HARLINGEN, Texas (Border Report) — Gov. Greg Abbott is scheduled to visit Eagle Pass, Texas, on Monday with a group of Republican governors to defend the marine border buoys that Texas has put in the middle of the Rio Grande to deflect illegal immigration from Mexico.
The visit, which was announced Friday, comes after a survey was released in court this week by the agency that oversees the international river that found a majority of the buoys were illegally placed on Mexico’s side of the river.
Abbott is scheduled to visit the same park in Eagle Pass where city officials earlier this month rescinded an order by the mayor to make the park private to allow Operation Lone Star forces to stage marine exercises and equipment there. He plans to hold an afternoon press conference Monday at Shelby Park with the following visiting governors:
- Iowa Gov. Kim Reynolds
- Nebraska Gov. Jim Pellen
- Oklahoma Gov. Kevin Stitt
- South Dakota Gov. Kristi Noem
All four governors have pledged support and resources for Operation Lone Star, which is the state’s border security initiative launched by Abbott in 2021. Texas has spent over $5 billion, so far, on the initiative.
Texas Department of Public Safety Director Steve McCraw, Adjutant General of Texas Maj. Gen. Thomas Suelzer, and Texas Border Czar Mike Banks also are scheduled to be in Eagle Pass on Monday with the governors, Abbott’s office said.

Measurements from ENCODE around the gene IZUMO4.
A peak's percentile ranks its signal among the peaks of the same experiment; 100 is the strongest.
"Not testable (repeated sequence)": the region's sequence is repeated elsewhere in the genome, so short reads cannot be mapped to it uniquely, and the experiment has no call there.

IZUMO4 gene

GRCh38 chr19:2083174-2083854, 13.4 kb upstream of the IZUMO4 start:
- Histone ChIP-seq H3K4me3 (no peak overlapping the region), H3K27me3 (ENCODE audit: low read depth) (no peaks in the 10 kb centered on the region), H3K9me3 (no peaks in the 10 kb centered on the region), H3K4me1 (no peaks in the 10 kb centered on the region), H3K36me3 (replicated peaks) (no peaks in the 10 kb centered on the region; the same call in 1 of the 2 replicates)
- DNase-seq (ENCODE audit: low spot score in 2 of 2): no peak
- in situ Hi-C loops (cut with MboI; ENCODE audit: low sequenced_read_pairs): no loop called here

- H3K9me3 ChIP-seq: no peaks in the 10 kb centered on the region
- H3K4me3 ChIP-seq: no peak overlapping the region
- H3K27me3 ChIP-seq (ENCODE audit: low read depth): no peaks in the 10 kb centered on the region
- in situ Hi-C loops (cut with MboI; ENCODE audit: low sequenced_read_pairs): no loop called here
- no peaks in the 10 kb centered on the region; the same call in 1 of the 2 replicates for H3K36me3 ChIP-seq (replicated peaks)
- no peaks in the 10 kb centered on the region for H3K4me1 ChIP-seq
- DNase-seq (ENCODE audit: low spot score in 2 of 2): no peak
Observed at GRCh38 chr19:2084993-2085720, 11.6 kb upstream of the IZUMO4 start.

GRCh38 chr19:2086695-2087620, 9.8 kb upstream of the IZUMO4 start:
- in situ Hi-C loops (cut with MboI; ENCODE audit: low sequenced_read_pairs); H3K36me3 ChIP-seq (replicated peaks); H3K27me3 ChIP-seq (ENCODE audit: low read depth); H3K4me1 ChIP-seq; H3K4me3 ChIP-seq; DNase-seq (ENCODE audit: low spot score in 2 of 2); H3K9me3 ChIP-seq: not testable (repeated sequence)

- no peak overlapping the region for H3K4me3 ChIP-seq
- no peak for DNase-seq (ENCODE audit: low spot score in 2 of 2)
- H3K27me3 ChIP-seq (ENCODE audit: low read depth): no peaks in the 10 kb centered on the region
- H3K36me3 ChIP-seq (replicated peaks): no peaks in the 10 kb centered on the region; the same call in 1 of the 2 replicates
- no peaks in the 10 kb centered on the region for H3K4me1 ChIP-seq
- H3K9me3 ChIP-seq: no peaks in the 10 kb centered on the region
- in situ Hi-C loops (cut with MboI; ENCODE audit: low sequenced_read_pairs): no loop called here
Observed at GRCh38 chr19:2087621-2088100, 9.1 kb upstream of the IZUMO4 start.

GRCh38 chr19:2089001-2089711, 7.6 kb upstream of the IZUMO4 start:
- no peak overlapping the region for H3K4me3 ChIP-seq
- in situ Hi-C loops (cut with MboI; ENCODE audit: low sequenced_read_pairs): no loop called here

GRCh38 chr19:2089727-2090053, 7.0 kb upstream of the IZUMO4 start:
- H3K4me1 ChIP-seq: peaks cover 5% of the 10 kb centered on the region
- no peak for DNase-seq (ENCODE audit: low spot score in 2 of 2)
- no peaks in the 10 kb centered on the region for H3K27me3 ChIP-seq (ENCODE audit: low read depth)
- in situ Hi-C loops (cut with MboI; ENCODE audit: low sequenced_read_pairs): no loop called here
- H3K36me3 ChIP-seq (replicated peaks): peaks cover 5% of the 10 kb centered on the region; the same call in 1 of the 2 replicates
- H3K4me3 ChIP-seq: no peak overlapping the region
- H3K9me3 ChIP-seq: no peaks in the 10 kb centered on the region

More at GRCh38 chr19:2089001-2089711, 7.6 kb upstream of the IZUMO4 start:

In his weekly report on Operation Lone Star on Friday, Abbott said since Operation Lone Star began, the multi-agency initiative has led to the apprehension of over 414,000 migrants and 33,200 criminal arrests, including 30,100 felony charges.
“Texans living along the border bear the brunt of Biden’s open border policies,” Abbott tweeted Thursday.
On Tuesday, he retweeted a Newsweek article this week that cited a poll by the publication that found more Texans support the marine buoy barriers, than oppose it.
Forty-nine percent polled said they either strongly support the marine barrier, or support the decision to erect the floating barriers, Newsweek reports.
But a survey by the International Boundary and Water Commission (IBWC), the bi-national agency that oversees the Rio Grande, found a majority of the buoys in string are actually on Mexico’s side of the river. That is a violation of the U.S./Mexico water treaty act, the agency said in court documents on Tuesday.
The survey was conducted by both the United States and the Mexican offices of IBWC in late July in response to a lawsuit against the buoy barrier. The results were finalized on Monday by commissioners for both countries. It stated that the string is 995 feet long and the survey found “787 feet of the buoy chain is located within the territory of Mexico.”
The documents were filed in U.S. District Court for the Wester District of Texas in Austin in a lawsuit brought by the U.S. federal government against Abbott and the State of Texas. The Justice Department is asking for removal of the marine barrier.
A hearing is set for Tuesday in Austin on the federal lawsuit.
Sandra Sanchez can be reached at SSanchez@BorderReport.com.